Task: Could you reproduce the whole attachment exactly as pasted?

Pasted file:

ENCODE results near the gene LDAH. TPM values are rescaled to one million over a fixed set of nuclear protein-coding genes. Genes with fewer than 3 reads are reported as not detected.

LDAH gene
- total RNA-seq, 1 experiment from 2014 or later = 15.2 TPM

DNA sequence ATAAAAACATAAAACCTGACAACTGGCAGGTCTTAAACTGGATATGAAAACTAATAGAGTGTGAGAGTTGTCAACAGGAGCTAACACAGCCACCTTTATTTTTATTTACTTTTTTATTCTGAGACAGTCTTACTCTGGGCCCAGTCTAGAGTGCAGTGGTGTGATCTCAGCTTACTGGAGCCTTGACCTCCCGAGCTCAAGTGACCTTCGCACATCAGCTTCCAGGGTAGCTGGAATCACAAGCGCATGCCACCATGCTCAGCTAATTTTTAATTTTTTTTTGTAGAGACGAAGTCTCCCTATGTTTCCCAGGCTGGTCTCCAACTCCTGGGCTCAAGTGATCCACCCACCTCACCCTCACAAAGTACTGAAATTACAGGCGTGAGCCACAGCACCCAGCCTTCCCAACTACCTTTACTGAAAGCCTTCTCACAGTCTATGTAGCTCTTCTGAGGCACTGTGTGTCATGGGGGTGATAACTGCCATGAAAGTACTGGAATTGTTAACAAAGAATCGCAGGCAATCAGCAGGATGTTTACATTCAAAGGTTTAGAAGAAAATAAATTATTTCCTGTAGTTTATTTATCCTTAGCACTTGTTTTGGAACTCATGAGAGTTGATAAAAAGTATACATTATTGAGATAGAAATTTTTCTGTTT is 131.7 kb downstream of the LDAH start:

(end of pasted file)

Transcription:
ENCODE results near the gene LDAH. TPM values are rescaled to one million over a fixed set of nuclear protein-coding genes. Genes with fewer than 3 reads are reported as not detected.

LDAH gene
- total RNA-seq, 1 experiment from 2014 or later = 15.2 TPM

DNA sequence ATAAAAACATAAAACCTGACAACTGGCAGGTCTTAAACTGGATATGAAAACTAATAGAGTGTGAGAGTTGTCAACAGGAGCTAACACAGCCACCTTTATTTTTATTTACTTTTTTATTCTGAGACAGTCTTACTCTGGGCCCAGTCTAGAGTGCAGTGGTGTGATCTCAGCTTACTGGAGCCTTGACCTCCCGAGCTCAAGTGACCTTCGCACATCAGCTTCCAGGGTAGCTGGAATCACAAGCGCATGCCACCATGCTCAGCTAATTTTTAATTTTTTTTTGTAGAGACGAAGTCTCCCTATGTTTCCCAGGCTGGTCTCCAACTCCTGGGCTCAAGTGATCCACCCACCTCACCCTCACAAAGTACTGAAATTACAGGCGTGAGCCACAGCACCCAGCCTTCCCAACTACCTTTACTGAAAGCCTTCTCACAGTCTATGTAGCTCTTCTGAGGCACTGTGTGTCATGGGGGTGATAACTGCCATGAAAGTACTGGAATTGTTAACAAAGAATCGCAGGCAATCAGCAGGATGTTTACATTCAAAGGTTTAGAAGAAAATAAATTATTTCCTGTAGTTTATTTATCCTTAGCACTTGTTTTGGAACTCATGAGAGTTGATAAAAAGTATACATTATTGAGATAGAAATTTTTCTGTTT is 131.7 kb downstream of the LDAH start: